Objective: The Mammography Quality Standards Act requires written communication to every patient after an abnormal screening mammogram. Starting in 2013, our institution began telephoning all patients with a Breast Imaging Reporting and Data System (BI-RADS) assessment 0 on the next business day to schedule their diagnostic follow-up. Our aim is to analyze the changes in adherence and time to follow-up of patients recalled from screening mammography after the implementation of telephone communication. Methods: This retrospective study reviewed data from screening mammograms at our institution with a BI-RADS 0 assessment excluding technical recalls between January 1, and December 31, 2011 (pre-intervention group), 2014 (early post-intervention group), and 2018 (later post-intervention group). We compared patient adherence with timely follow-up diagnostic mammography (within 60 days) in these three groups using univariate and multivariate logistic regression. Cox proportional hazards regression analysis was done to evaluate the impact of telephone communication on time to follow-up. Results: This study included 1899 women in 2011, 2829 women in 2014, and 1999 women in 2018. We found that 73.1% patients in 2011 returned for their diagnostic follow-up within 60 days compared to 87.6% in 2014 and 90.0% in 2018, P < 0.001. Median time to follow-up in 2011 was 28 days (IQR 17-76 days) compared to 15 days (IQR 9-28 days) in 2014 and 9 days (IQR 5-18) in 2018, P < 0.001. Conclusion: A higher percentage of women were adherent with a timely diagnostic follow-up examination after an abnormal screening mammogram with the addition of telephone communication.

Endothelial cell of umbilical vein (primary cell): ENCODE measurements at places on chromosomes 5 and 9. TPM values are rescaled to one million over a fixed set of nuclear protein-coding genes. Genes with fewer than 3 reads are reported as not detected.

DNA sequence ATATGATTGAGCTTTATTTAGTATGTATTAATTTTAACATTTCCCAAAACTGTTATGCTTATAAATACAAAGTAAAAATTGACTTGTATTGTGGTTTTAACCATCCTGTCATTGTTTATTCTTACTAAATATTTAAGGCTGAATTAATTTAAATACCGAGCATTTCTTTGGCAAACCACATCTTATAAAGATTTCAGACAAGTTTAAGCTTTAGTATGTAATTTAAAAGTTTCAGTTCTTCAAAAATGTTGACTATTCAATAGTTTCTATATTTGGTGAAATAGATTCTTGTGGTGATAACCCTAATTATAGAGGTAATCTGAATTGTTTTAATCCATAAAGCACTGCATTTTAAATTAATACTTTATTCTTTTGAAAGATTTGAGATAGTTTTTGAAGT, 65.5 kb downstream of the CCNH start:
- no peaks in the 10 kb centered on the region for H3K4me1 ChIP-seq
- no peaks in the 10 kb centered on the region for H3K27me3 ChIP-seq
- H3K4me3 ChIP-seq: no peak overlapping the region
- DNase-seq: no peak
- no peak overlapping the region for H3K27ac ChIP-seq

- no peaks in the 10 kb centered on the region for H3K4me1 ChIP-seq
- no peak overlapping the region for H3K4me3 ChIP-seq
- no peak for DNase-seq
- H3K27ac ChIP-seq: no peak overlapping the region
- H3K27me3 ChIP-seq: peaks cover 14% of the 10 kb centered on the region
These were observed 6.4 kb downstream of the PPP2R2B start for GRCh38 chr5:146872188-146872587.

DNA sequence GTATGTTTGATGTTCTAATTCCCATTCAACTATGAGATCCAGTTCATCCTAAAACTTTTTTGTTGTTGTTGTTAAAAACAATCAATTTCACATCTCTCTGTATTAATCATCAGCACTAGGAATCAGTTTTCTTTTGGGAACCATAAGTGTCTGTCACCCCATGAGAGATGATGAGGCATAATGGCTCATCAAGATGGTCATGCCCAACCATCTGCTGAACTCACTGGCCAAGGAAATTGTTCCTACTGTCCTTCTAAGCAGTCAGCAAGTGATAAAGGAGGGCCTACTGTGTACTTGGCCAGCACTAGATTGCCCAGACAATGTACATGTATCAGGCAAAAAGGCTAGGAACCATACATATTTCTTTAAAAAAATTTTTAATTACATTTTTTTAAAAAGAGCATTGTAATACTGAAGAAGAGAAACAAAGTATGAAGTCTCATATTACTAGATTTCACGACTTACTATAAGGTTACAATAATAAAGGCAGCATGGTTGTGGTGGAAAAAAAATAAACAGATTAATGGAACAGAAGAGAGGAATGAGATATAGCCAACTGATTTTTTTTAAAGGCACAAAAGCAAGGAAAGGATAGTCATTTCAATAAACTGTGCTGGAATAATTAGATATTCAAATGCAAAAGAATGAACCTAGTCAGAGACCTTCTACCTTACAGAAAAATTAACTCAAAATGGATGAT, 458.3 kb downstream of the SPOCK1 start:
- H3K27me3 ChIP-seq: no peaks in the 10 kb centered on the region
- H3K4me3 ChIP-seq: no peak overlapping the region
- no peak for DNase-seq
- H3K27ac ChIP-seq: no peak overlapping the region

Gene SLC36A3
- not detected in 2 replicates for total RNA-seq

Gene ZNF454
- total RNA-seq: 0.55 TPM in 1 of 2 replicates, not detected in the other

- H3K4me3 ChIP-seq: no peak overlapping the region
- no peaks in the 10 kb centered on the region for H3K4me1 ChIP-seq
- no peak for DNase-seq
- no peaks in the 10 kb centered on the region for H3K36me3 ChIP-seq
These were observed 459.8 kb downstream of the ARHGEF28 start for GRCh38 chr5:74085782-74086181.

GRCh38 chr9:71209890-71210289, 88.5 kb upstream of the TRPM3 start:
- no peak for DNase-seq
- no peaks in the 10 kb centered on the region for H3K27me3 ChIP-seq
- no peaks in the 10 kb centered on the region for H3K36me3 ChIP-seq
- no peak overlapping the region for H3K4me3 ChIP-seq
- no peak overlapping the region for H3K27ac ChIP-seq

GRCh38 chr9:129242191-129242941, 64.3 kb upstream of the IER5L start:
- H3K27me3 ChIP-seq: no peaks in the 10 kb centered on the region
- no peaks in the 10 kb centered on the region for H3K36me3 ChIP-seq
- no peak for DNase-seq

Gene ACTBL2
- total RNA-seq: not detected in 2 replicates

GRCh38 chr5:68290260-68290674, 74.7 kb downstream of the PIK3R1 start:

ASJC Scopus subject areas
- Radiology Nuclear Medicine and imaging